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Modeling & Texturing Assets for a Cozy Kitchen Scene

3D Artist Aurelia Maxima Häcker discussed the modeling and texturing processes behind the Kitchen Asset Pack project, shared the asset creation process, and explained how joining Vertex School helped in achieving the goal.


My artistic path probably started when I was a child. When I was small, talking 3 to 4 years old (I'm 25 now), my mum always played video games with me. We were incredibly close and played basically everything out there. Especially golden era SNES games, i.e. Super Metroid, Donkey Kong, Super Mario, and all that. That's when the seed for my passion for games was planted.

My family always had a strong focus on the arts, culture, entrepreneurialism, and self-expression, so my progression towards wanting to bring forth my own ideas for games came to me very early on. 

I also painted a lot as a child and always drew everything I saw in games, because I was just so in love with these worlds I got to immerse myself in.

I used to struggle a lot with my identity as well for most of my life because I am trans, so video games became a place to which I was able to escape and a refuge that welcomed me when I was struggling with the world around me and fitting in. I could be who I wanted to be and experience stories that I wanted to experience.

I can gladly say that I'm doing great now, especially since I was able to successfully transition and am a very happy and fulfilled person at this point!
 But that passion stayed with me throughout life and is now bigger than ever.

Only that I am now on the creator side of things.

I was definitely the kid in class that always drew and was in her world, never paying attention to the teacher. This led to me pursuing 2D art first! Five years ago, I started putting myself on that path and did a lot of freelance and commission work. That wasn't easy though and I didn't feel like I reached what I wanted yet.

Then came my ideas and dreams of building my own franchise and telling my own story one day. So I asked myself: What do I need to be able to do to make that vision I have into a reality? Being able to do 3D was one of the most important parts of that. I want to create something memorable, touching, and great. A game you remember. And I wanted to have the skills to actually build it. So I set out toward learning 3D.

 And I wanted to learn it the best way I could. With the highest standard for quality.

Joining Vertex School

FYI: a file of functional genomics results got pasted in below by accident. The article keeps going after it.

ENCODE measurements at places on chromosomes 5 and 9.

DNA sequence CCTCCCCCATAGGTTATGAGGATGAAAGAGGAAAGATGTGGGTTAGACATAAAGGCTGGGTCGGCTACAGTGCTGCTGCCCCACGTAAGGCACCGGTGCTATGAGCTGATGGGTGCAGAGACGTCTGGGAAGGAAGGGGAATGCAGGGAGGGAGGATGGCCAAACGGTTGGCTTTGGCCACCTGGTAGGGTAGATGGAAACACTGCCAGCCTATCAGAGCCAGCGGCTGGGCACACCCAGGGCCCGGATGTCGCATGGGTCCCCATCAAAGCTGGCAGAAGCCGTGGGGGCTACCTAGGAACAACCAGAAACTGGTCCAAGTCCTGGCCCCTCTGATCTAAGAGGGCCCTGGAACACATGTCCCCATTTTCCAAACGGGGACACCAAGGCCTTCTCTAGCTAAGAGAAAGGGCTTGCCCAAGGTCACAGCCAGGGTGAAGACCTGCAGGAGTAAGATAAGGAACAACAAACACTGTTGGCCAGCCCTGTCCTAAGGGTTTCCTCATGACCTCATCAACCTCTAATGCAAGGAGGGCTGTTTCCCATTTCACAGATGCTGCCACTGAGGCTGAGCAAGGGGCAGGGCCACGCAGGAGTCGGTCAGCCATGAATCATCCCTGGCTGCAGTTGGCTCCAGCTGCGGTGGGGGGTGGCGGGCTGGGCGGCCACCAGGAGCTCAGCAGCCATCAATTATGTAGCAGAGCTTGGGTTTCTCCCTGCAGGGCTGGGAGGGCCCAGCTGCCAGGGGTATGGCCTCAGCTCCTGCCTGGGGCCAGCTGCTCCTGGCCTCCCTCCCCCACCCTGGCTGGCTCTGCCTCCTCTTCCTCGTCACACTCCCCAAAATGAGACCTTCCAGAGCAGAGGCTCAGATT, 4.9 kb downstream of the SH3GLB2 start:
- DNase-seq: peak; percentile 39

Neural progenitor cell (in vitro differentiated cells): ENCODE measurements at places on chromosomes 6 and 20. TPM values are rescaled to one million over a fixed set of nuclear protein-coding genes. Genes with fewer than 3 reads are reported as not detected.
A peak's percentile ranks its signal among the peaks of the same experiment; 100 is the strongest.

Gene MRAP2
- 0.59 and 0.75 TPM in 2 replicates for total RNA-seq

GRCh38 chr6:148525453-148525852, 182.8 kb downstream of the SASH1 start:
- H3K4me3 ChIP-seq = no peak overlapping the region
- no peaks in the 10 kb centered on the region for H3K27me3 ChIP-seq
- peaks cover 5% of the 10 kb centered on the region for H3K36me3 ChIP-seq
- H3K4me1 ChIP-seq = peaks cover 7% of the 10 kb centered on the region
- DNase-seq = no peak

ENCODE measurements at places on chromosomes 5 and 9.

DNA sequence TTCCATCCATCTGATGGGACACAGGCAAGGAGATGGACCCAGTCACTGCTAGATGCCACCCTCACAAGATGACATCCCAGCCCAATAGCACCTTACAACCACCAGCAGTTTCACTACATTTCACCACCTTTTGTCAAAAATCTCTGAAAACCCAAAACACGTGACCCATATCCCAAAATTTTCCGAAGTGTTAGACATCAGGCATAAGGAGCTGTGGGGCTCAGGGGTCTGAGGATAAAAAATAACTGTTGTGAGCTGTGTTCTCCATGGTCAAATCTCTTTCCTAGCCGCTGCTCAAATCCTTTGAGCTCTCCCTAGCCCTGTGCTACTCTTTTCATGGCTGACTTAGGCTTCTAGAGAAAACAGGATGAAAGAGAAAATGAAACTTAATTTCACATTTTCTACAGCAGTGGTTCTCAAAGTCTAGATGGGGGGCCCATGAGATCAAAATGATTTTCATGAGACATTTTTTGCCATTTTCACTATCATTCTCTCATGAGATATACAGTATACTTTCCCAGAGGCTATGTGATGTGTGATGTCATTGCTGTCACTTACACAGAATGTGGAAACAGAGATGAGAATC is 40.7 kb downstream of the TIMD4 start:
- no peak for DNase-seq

I was actively looking for good places to expand my game development skill set and was on the lookout for who I could receive the best education from and especially where I would get the highest quality education in the smallest amount of time for the best value I could get.
 Vertex caught my attention after reading an ArtStation article about them and after some more research, they felt like the perfect fit! 

I wanted to make sure I'd go to a place that would teach me the AAA quality standard, including teachers that were actively working in the industry, so I could really learn from the best of the best. In that regard, I can definitely vouch for the fact that you're getting exactly that with Vertex! I absolutely love the high-standard education we get.

Shoutout to my mentors Andrew Baker and Kem Yaralioglu, as well as Paul Layton, Salvador Sanchez, and Ben Merrick. They're fantastic people and treasure troves of knowledge. The same goes for the other students. Everybody is very committed and great to work with. You really fuel each other's creativity and ambition here.

Before Vertex I didn't have any prior 3D knowledge, to be honest. The Kitchen project was my first real 3D scene and I never touched 3D before. The closest I got to doing environments was playing a lot of Sims and Minecraft. So I was also looking for a place that could teach me the whole deal and would give me everything I needed!

Another important factor was also the connections I saw myself building here. To be in an environment and network of people working at the forefront of the entertainment industry seemed like the best entry ticket into the field that I could imagine. And I can only say that's true! 

The people are great and you keep hearing inspiring stories every day. It's great to be surrounded by so many people who really have that drive.

The Kitchen Asset Pack Project

The kitchen project was our capstone project for our first term at Vertex! It started 6 weeks into the first term and lasted for six weeks. 

My goal was to create a feeling of home and safety. 
It was also to capture a vision and feeling.

Last year, I regularly did these dinner nights with a person I love more than anything. Both of us have a great passion for the culinary arts and we bonded greatly over these evenings. 
She also helped me through some very rough moments in my life and was there for me during some very important moments.

 She really impacted me and my life greatly and I somehow wanted to capture that warm feeling in some way. The wine bottle, the copper pan, and the Italian stove are symbolisms in that sense. Especially the wine bottle. We definitely drank way too many of those.


Everything started out in Maya! I did a low to medium poly blockout of every asset I needed, then took those that needed sculpting, like the veggies, wooden board, pan, knife, etc. to ZBrush and sculpted them into the desired shapes.